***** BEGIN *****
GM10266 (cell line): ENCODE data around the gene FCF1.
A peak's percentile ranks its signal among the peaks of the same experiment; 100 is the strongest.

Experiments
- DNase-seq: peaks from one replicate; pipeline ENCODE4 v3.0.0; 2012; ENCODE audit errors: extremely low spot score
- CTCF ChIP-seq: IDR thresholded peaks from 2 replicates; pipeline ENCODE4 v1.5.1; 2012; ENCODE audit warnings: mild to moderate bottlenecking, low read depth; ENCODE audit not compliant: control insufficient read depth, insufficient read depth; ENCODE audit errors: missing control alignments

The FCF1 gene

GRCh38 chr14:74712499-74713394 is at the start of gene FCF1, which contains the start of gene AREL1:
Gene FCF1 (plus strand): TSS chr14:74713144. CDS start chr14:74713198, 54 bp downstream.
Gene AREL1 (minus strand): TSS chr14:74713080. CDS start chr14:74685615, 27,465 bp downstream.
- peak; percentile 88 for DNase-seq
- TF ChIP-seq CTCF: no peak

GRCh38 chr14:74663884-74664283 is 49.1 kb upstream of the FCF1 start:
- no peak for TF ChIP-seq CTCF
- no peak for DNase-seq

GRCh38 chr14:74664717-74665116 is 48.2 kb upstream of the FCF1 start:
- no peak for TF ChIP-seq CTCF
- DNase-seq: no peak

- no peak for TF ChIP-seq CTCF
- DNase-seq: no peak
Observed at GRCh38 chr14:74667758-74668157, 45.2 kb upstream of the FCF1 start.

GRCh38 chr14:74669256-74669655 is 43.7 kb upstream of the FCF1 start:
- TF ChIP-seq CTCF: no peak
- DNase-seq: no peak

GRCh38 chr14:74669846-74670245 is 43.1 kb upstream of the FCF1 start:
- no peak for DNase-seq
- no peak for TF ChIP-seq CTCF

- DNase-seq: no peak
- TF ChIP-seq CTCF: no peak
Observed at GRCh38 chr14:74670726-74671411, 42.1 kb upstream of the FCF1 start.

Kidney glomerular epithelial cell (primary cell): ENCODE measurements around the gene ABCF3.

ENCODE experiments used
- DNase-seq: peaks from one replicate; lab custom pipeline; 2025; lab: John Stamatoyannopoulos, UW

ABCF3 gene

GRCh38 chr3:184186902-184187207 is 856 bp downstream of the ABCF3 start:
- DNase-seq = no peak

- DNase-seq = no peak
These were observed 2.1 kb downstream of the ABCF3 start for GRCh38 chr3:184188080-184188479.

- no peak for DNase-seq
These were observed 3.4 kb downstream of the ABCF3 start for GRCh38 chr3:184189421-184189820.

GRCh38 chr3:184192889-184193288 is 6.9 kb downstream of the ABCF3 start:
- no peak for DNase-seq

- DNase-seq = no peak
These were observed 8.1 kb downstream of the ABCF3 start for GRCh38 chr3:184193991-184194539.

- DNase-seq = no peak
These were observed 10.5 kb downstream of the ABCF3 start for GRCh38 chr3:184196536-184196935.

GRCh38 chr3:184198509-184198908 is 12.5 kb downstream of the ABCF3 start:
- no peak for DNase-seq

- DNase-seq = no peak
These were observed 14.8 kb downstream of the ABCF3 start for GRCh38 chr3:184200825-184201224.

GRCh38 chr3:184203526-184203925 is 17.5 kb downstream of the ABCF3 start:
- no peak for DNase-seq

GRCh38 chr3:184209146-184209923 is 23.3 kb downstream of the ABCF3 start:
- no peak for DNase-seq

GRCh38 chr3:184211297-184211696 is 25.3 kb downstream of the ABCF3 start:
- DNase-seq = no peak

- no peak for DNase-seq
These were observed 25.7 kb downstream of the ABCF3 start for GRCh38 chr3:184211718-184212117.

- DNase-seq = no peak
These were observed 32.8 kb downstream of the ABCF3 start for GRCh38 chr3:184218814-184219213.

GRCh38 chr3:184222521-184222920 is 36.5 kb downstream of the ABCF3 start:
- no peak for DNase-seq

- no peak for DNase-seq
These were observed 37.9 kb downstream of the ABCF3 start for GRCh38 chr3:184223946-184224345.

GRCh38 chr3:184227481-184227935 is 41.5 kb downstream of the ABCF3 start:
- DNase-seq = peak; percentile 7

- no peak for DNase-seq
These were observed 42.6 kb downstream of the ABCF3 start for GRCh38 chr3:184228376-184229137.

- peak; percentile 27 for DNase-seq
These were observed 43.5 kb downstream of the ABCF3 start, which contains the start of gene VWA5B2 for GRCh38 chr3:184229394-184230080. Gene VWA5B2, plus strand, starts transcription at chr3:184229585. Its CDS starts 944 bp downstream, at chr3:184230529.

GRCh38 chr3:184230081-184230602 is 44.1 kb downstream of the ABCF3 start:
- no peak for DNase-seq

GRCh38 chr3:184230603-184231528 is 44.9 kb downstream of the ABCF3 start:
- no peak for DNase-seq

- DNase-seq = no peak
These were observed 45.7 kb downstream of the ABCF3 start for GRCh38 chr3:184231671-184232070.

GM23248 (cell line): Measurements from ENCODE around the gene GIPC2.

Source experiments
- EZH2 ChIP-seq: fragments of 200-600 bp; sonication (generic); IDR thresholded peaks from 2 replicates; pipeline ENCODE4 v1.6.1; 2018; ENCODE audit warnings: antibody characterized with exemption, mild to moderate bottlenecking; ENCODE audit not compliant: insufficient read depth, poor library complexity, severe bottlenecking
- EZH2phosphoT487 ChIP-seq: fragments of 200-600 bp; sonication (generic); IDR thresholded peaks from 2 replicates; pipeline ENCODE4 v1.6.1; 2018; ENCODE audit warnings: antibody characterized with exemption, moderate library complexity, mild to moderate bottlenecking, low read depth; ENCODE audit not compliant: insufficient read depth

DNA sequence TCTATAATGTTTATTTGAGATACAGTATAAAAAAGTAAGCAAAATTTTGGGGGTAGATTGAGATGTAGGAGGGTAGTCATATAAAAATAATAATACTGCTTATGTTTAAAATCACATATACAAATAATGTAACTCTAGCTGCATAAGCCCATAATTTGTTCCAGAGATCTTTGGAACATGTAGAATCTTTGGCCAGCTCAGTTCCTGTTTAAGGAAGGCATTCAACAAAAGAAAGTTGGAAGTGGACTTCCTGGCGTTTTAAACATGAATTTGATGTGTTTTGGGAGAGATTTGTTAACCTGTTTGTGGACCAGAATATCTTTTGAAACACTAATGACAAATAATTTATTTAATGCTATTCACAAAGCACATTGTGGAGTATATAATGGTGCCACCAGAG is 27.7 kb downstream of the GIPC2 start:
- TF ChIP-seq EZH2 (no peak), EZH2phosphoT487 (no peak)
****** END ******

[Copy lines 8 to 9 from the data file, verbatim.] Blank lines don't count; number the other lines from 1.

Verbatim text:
Gene FCF1 (plus strand): TSS chr14:74713144. CDS start chr14:74713198, 54 bp downstream.
Gene AREL1 (minus strand): TSS chr14:74713080. CDS start chr14:74685615, 27,465 bp downstream.